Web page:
So remember a month ago when I said I was going to participate in NaNoWriMo? (National Novel Writing Month.) The goal is to write a novel, 50,000 words, in 30 days. That breaks down to 1667 words everyday, roughly 3 pages.
Well, I not only succeeded but I kept writing and finished my story too! It’s a rare book that just happens to be 50,000 words so I kept going until I typed every writers favorite words: The End. I reached 50K on day 29, one whole day early, and I finished the story the following day, about 5 hours before the deadline.
And I have to say it wasn’t as bad as I thought! On a good day it would take me about 45 minutes to get my word count in, on a bad day , a few hours. While I had my initial idea of a story I really didn’t know what was going to happen. I kinda just let it come organically, and saw myself not only as the writer, but as the first reader too. One character started off Australian, then changed to British, then back to Australian. Another kinda disappeared accidentally. And the main characters arc didn’t come until right at the end, although I realized that some how I unconsciously knew and wrote some appropriate stuff in the beginning to match what happens at the end. So, I was just as surprised to find out what happened as a reader would be.
Doing NaNo also helped me realize how to write a book. One of the hardest parts about writing a novel is your inner critic. Inevitably, soon after you start, the inner critic starts to criticize not only your writing, but your entire idea. And, if you write slowly, the inner critic can wear you down. In my writers group back in America I would work on a story one chapter at a time, taking my time and polishing it up before moving to my next chapter. I never finished any of those books.
But now I realize that I should just plow through the first draft as quick as possible. Your inner critic doesn’t have time to take control if you are always moving forward. Now, during the rewriting process it will be in charge again, but it has lost much of its power. The book is finished, so it can’t stop me! Take that inner critic. *Sticks out tongue*
But writing a novel in a month isn’t easy, even when things go smoothly. Life gets waaaay to in the way. I got a few pretty big colds this month, got several surprise visits (literally the second I sat down to write people would call me and said “what are you doing now? Can we meet?” And not just normal friends I could refuse, but old friends I hadn’t seen in months and wouldn’t have the opportunity to see again for months or even years. So there was no way to refuse.)
So I didn’t hit my word count everyday, and in fact I fell behind in the first week. But here’s the awesome thing about NaNo: the community. After a few days my friend, who also participated and was following me, sent me an email of encouragement. And even better, the people on the “Writers in China” forum really stepped up and helped me out.
On the NaNo China forum there is a chatroom where people can go anytime and chat with fellow writers (all of whom are in China), and get support and encouragement. I found that this chatroom was indispensable for my novel. Not just the encouragement but something called a ‘Word War.’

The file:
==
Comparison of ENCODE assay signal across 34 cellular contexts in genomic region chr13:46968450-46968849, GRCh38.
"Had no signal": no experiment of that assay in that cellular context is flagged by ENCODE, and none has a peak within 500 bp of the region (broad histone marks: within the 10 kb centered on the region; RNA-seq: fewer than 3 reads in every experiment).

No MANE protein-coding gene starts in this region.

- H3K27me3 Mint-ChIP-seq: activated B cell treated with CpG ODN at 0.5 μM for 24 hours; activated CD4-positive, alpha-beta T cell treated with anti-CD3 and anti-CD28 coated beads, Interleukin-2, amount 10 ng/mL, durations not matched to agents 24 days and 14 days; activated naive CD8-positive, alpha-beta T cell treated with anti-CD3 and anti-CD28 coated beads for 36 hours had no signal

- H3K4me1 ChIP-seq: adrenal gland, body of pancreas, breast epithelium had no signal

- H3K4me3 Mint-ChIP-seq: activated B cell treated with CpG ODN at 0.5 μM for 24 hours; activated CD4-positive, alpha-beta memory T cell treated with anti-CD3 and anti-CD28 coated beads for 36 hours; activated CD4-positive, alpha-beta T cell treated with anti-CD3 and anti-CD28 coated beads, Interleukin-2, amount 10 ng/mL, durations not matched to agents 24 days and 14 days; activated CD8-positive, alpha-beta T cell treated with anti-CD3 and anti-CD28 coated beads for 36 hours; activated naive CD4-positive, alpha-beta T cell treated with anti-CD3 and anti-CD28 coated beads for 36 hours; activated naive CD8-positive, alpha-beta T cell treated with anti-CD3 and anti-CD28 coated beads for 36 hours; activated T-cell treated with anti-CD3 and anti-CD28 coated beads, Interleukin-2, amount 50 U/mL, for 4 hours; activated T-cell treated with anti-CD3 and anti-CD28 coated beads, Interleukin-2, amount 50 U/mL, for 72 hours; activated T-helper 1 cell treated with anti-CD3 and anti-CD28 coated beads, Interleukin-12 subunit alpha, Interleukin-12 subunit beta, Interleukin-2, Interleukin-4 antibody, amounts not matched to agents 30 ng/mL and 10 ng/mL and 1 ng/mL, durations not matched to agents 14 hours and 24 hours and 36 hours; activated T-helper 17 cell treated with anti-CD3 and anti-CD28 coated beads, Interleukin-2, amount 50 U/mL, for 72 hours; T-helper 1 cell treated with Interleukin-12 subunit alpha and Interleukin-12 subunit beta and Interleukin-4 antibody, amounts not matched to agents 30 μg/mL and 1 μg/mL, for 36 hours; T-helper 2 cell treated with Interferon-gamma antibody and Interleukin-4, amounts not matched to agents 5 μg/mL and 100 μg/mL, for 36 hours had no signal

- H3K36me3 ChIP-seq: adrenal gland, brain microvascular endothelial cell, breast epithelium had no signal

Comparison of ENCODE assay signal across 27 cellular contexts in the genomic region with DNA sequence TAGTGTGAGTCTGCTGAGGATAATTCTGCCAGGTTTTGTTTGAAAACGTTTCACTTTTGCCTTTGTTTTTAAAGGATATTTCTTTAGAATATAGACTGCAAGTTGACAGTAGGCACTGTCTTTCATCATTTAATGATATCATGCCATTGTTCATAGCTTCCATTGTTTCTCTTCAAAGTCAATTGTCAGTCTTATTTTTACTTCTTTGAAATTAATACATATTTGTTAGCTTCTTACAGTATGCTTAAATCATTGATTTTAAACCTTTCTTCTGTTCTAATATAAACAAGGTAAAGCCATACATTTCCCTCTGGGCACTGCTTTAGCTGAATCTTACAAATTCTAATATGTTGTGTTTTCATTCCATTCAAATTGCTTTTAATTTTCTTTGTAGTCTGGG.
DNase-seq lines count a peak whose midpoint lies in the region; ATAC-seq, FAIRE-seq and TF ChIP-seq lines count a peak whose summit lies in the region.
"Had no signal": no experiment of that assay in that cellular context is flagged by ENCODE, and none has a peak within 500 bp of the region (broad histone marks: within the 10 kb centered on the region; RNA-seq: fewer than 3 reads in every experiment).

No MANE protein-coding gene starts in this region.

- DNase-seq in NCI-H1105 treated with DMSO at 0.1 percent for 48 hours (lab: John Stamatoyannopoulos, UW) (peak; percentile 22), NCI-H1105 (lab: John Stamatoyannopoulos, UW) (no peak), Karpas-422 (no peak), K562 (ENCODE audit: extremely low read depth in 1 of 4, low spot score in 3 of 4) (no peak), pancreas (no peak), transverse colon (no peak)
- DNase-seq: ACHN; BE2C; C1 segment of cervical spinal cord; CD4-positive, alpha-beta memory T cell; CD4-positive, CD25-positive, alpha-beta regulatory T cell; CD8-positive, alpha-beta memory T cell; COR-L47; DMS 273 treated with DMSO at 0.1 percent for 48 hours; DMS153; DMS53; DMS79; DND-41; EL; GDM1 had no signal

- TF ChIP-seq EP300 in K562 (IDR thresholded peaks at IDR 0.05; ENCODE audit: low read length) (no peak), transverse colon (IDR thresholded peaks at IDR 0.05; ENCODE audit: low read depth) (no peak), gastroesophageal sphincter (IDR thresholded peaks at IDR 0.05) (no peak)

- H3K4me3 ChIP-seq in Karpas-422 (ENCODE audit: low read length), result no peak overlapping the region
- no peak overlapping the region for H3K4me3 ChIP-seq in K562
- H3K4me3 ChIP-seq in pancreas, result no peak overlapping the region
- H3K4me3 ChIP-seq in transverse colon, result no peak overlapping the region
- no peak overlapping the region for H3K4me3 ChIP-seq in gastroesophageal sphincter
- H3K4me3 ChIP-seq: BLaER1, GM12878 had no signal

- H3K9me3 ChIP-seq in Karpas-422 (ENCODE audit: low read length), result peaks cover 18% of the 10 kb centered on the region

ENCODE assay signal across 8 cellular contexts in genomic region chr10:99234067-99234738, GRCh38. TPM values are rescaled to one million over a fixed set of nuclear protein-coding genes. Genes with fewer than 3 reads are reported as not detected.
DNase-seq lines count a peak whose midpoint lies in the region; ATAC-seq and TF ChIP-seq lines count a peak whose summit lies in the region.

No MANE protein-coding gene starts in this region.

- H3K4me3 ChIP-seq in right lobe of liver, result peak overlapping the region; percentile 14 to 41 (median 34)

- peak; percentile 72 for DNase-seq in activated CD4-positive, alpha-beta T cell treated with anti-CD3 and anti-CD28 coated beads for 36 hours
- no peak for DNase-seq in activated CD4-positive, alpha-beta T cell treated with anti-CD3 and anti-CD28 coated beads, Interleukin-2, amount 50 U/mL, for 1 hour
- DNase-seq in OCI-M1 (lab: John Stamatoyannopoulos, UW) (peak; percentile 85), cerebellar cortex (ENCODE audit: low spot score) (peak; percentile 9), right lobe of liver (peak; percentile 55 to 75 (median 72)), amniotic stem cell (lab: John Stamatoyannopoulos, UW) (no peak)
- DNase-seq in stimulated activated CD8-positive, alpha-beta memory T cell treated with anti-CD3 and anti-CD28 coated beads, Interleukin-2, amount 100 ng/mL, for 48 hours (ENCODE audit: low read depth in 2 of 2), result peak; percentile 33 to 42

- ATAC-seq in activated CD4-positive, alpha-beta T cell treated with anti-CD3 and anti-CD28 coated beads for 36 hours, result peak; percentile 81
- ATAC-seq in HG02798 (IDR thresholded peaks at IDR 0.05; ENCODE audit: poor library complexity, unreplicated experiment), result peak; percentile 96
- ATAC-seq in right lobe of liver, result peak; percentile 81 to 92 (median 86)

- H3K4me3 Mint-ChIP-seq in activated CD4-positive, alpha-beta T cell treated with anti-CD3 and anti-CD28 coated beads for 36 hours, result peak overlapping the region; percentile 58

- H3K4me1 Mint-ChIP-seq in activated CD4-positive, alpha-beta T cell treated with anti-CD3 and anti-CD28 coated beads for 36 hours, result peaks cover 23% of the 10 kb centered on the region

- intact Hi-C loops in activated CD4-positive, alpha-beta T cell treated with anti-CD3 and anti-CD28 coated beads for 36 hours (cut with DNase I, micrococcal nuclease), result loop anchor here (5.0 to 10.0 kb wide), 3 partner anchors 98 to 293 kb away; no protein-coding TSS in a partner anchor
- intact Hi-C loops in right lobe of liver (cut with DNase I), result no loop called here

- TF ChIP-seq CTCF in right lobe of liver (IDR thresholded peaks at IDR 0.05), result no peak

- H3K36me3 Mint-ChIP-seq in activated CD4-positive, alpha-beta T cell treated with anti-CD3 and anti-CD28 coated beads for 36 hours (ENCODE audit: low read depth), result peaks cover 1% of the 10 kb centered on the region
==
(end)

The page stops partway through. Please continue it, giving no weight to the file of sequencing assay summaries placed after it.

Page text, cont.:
Word wars are a period of time, from 20-30 minutes where everybody writes as fast as they can, and whoever writes the most words is the winner. I’m a fast typer, but nothing compared to some of my fellow writers and while I almost never won a war, I still came out on top. That’s because after 30 minutes I’d have around 1,000 words, more than half my daily quota. After two wars I would finish for the day. And, when I was a little behind I’d spend a lot of time in the chatrooms on the weekend making up the loss.
Not only was it helpful, but I ended up making a few friends. It seemed that the same people gravitated to the chat room again and again, and we got to know each other and help each other. There is Yining, an energetic moderator in charge of the China forums and keeping everyone civil. And Blackfirm, who kept falling behind during the week and yet was the first one of us to finish because she wrote soooooo fast in the word wars and basically won every time. Then there was Ineedmayo, a Brit in northern China, was one of the slower ones to finish, but sometimes it was just me and him in the chatrooms during the week so he helped me a lot. Anyway, thanks to these 3 in perticular I finished and I’m quite sure that I would have given up if it wasn’t for them. And I don’t even know their real names.
I also have to thank my co-workers to thank, especially an Aussie named Angus. A few days before the deadline he sent me a text, “80 hours remain.” I didn’t get it and I asked 80 hours for what? “For you to finish your novel,” he wrote back. It’s really nice to be accountable and to have people asking you about it. It gives a good dose of pressure. (Angus also wanted to make sure I finished my story, even after I hit 50K words he kept asking to see if I finished or not.)
So, I know what your wondering: what is the story? Well, it takes place in China (‘natch) and focuses on a relationship between a young American girl and a Chinese guy. I mean hey, we all need to see more asian guy/western women pairing so I’m just doing my part. It’s a young adult novel and before you ask, NO! You cannot read it. I wrote the first draft in 30 friggin days people! So there are still a lot of problems I need to fix up first. Give me a few more months, then we’ll talk.
So if anyone has been dreaming about writing a novel but “never having the time,” I would totally suggest NaNoWriMo. My first one feels very successful and I’m afraid I might have become an addict. I’m already looking forward to next year.